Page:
Wednesday, December 8, 2021

Napier's Treasure Hunt Location


My focus is very much on mathematician John Napier these days, especially since I was able to get to Scotland this summer (2021), the pandemic notwithstanding.  I had tried for years to figure out how to get to Fast Castle, a very remote location, and there was just absolutely no way I could do it on my own trying to use public transportation no matter how I combined things like trains, buses, or even taxis.  Because of Toby, a wonderful tour guide that I connected with I was finally able to get here!  The reason I'm so interested in this spot is that it is the site of a treasure hunt undertaken by "my" mathematician, John Napier.  I could write paragraphs and paragraphs about this intriguing story, but I'll just share a bit and then get on with posting pictures.  Napier had a reputation as a sorcerer, which is a dangerous reputation to have had in the 16th century.  People often ended up executed if they were suspected of being sorcerers.  Napier was not only a scholar and an elder in his church, but he was a delegate to the General Assembly of the Presbyterian Church, the author of a major theological work, and did some advising to King James VI/I (who was particularly well known for burning "witches").  So it seems to me that he had this reputation among the locals and at least one peer, Robert Logan of Restalrig.  Logan owned Fast Castle, which had (and has!) a reputation for being a location for hidden treasure - perhaps even Templar treasure.  There is a contract between Logan and Napier for Napier to go to Fast Castle and use his sorcerous skills to search for treasure.  There is a great deal to the story, but I'll leave it at that (for now!).  I should add that the hunt may or may not actually have taken place, but the contract exists and is in Napier's own hand, and so off I went to check it out!

After driving to a location that was a close as we could get to the site, we still had quite a trek across farmland and hills to get there!
I'm really thankful that the land owners allow people onto their property, mark it so well, and maintain the path!
First we walked across grassy farmland, and then the grassy landscape gave way to hillsides so full of heather that they looked like purple hills.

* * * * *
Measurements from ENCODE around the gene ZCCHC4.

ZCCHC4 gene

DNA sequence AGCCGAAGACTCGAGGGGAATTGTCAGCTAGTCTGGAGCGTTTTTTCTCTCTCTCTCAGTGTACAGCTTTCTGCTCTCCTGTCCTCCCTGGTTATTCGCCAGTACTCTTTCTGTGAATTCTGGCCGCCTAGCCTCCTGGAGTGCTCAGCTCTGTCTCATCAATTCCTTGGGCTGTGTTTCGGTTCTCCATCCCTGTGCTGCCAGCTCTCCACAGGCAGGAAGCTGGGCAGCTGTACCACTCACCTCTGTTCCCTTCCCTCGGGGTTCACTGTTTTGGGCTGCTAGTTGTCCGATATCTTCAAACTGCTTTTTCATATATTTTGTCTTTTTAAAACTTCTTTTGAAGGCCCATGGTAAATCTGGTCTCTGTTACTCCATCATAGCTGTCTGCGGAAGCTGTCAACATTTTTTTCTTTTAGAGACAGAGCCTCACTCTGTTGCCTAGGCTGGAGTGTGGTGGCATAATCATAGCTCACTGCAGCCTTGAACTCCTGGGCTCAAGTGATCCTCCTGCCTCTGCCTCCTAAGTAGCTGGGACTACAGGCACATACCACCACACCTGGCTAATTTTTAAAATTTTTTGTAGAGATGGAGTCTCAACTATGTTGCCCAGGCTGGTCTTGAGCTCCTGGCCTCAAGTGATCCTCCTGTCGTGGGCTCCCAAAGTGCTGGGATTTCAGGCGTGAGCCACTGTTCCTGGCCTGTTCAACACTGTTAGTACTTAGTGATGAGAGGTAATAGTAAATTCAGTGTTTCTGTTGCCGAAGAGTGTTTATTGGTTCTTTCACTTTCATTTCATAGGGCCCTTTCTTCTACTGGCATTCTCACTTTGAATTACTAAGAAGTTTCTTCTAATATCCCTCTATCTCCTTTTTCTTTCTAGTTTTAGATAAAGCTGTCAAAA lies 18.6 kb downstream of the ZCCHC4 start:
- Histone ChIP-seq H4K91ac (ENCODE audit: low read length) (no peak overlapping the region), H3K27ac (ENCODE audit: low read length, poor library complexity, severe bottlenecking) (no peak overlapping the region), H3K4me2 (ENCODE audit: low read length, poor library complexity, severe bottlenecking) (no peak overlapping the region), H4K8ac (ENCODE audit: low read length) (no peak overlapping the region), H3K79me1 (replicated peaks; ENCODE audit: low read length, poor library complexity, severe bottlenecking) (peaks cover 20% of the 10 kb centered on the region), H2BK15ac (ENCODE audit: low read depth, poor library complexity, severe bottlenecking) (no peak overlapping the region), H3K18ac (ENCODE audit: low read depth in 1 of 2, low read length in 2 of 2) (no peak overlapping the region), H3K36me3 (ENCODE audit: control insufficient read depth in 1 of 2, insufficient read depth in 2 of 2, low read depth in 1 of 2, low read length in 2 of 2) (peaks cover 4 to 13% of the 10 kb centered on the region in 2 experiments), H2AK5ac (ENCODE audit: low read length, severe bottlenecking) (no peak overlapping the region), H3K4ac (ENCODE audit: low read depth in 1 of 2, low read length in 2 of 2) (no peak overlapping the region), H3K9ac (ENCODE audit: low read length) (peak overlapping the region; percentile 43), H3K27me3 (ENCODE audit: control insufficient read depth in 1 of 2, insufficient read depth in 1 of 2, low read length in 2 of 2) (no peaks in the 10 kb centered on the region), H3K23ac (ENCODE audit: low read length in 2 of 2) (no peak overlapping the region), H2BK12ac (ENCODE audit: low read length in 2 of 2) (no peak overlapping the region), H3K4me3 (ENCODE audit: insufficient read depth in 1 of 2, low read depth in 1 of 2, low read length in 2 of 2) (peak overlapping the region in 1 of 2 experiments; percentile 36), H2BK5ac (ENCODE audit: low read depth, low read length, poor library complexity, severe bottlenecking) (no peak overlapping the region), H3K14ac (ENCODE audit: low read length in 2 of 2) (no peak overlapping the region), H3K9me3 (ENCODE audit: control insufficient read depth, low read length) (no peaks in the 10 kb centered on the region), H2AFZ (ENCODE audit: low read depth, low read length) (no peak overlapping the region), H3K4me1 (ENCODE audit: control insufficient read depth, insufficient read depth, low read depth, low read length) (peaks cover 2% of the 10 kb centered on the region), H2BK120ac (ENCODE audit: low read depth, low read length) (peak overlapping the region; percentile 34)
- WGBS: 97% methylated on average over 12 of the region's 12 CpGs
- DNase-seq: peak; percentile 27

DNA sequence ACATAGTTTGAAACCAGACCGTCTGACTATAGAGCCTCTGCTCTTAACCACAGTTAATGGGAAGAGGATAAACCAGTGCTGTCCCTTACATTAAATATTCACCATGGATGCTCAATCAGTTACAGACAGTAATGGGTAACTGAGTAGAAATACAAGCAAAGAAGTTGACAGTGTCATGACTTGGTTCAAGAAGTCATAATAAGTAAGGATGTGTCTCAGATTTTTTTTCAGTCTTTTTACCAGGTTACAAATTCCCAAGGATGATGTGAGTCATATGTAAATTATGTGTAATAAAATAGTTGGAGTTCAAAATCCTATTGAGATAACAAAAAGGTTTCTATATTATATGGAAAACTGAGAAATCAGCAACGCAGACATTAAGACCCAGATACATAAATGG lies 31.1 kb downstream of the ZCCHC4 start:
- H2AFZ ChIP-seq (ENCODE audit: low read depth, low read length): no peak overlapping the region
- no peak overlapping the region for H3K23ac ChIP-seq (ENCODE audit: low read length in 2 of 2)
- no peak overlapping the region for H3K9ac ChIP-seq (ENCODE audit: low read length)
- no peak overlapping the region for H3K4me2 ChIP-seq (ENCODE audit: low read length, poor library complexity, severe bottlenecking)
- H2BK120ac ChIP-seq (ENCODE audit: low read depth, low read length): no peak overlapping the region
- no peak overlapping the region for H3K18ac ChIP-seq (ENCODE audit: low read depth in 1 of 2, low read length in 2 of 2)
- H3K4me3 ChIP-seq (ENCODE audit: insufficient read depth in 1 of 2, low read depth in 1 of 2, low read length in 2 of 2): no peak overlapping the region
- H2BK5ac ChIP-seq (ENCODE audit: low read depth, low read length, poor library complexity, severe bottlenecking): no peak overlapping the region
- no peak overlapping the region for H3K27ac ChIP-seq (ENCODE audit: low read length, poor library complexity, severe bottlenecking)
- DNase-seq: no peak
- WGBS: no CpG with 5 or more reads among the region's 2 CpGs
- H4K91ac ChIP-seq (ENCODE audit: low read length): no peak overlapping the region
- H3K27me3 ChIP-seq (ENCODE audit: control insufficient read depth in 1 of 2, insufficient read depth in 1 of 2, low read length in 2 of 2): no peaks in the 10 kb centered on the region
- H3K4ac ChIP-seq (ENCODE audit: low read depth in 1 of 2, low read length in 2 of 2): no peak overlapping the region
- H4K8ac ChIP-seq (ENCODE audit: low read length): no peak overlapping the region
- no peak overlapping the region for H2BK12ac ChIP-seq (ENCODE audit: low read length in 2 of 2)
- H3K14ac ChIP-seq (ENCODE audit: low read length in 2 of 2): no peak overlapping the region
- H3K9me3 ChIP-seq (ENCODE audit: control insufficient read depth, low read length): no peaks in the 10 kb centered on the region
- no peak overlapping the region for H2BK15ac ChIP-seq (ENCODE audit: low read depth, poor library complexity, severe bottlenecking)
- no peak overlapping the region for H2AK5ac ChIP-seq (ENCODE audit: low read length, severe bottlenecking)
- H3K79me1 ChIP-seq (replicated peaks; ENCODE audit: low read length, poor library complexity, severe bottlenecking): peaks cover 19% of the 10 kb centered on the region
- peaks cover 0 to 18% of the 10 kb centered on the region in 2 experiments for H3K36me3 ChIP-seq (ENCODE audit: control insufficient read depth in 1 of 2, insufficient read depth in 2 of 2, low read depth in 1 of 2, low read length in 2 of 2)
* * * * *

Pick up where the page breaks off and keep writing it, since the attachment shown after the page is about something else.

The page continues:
The heather gave way to bracken fern, and it was then that we began to see the ruins of the castle out on a promontory far downhill.  This whole trek was really quite a scramble.  We are quite far above the castle here, but the castle itself is on a cliff 150 feet above the water.
The bracken gave way to grassland again.  I love the rocks in the sea at the base of the castle cliffs.

This is the view I have always seen of this site.  It has never looked big enough to me to hold a castle.
Across the drawbridge we go, and this too was quite a scramble - even with a few little steps to help out; it was hard to get to the steps in the first place!
In order to get some scale or perspective on this, I took a picture of Toby working on getting up that slab of stone in order to even get to the helpful few steps on the far end.

Even though we have already descended very far in elevation, we are still atop high cliffs.
The promontory is actually quite spacious.  I'll post some pics to try to represent that, but it is hard to see because the promontory is made up of about 4 plateaus with steep drops down to each one, so they are rather hidden whether you look up or down.  I have no idea how anyone built a castle here!  I also can't quite imagine how large retinues traveled here.  For instance, in 1503 Margaret Tudor, the sister of King Henry VIII of England, spend the night here on her way to Edinburgh to marry King James IV of Scotland.  I know horses are sure-footed, but I imagine if they came overland that Princess Margaret would have been in a carriage of some sort, as would her ladies in waiting, and this is very steep terrain.  It's more likely at that time that they would have come by sea, but I don't know how they would have gotten up to the castle along these sheer cliffs.  (Mary, Queen of Scots, also stayed here for a time in 1566.)
Looking back up from on the promontory -- again, far larger than you might think given the view as you approach.

We explored every nook and cranny of this place.  I cannot imagine that anyone has more pictures of it than I do.  I may be exaggerating, but I think I took 200 pictures of this.  It took so long and was so hard to arrange a trip to get here, and it supports my research and my writing, so I wanted to document it well - and I was just really happy!

I don't know that this formation will still be standing even a few years from now, so I was happy I didn't have to wait any longer to get here!